By Sumit Roy
Natural gas was last trading up by 4.5 percent to $4.73/mmbtu after the Energy Information Administration reported that operators injected 24 billion cubic feet into storage last week, below the 34 that most analysts were expecting.
The latest injection was below last year's build of 31 bcf and above the five-year average build of 38 bcf.
In turn, inventories now stand at 850 bcf, which is 854 bcf below the year-ago level and 1,003 bcf below the five-year average (calculated using a slightly different methodology than the EIA).
The weather last week was close to seasonal norms.
According to the Edison Electric Institute, utilities generated 67,967 GWh in the week ending April 12, which was 1.3 percent below the same week a year ago.
Looking forward, the NOAA's 6- to 10-day outlook calls for warmer-than-normal temperatures across much of the country.
NOAA 6- TO 10-DAY OUTLOOK
Meanwhile, Baker Hughes reported that the number of rigs drilling for natural gas in the U.S. rose by six to 316, up from the lowest levels since 1995.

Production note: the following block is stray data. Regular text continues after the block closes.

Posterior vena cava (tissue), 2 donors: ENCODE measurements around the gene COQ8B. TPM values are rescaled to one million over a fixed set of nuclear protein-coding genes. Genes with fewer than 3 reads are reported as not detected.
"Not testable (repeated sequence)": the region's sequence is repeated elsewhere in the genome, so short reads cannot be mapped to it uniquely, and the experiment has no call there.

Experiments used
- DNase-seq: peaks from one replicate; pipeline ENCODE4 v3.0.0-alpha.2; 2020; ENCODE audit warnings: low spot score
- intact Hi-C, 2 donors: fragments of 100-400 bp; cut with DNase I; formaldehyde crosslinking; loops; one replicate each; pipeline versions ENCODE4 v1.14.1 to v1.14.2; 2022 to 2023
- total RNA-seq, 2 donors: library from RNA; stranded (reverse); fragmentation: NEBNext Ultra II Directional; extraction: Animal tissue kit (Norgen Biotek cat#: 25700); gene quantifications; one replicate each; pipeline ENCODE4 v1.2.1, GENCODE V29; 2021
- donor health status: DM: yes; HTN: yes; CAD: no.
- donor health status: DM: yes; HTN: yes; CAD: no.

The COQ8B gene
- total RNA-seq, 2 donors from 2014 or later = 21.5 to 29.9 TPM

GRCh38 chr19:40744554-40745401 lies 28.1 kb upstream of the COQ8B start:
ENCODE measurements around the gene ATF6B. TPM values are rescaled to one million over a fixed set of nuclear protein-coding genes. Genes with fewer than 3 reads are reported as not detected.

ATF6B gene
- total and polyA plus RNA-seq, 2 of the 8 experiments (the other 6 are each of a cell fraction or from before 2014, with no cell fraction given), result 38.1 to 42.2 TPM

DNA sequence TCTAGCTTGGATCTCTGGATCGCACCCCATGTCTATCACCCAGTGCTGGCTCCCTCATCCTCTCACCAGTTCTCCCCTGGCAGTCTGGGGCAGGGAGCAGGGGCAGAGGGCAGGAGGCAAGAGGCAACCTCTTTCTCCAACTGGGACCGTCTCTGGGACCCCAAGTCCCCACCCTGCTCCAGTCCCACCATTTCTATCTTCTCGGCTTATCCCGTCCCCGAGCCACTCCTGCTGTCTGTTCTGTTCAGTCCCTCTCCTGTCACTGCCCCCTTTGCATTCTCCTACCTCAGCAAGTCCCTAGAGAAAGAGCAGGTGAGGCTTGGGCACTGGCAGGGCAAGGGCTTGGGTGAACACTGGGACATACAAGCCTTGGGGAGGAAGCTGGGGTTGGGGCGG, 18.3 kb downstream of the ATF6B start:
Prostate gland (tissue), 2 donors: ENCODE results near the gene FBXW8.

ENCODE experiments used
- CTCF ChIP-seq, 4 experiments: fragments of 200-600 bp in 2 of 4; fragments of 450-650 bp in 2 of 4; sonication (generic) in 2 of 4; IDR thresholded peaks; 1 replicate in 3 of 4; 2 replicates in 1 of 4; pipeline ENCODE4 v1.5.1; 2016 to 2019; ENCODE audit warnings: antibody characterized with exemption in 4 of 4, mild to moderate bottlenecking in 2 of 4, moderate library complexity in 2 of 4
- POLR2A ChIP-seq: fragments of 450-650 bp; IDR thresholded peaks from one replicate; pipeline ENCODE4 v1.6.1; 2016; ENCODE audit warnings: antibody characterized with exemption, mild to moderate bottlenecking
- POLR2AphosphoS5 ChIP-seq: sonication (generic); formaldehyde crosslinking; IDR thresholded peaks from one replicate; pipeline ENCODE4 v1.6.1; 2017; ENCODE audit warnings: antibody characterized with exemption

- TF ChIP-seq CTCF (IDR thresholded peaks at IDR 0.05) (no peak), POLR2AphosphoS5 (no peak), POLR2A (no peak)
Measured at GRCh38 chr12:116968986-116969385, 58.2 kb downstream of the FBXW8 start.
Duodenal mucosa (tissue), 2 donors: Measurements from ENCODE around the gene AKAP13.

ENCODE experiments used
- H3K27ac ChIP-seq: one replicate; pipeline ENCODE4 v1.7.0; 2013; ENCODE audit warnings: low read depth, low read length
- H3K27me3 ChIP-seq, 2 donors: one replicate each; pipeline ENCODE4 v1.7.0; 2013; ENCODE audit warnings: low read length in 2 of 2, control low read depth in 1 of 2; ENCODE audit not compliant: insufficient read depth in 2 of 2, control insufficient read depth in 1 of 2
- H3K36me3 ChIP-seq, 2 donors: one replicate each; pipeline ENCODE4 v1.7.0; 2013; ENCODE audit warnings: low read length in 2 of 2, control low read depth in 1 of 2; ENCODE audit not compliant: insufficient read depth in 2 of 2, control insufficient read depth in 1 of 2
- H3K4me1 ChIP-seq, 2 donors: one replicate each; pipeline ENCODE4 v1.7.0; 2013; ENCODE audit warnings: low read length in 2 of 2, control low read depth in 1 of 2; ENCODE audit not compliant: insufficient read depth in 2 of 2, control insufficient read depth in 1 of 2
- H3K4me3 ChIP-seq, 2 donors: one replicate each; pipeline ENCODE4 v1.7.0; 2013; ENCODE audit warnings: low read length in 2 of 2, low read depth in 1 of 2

Natural Gas Rig Count
Bottom Line: The latest inventory data from the EIA were bullish, as the inventory deficit against the five-year average rose from 989 to 1,003 bcf and the deficit against last year rose from 847 to 854 bcf.
Expectations heading into this spring were that we would see record injections and that the inventory deficit would be quickly erased. On the contrary, last week's small build led to an increase in the inventory deficit. Naturally, natural gas prices responded by rallying to a two-month high.
We still see the bias as higher for prices. In particular, there is the risk that a hot summer could send prices spiking significantly in the coming months.
From a technical perspective, natural gas faces a bit of resistance near current levels at $4.75/mmbtu. A breakout would expose a clear path to the psychologically significant $5 mark.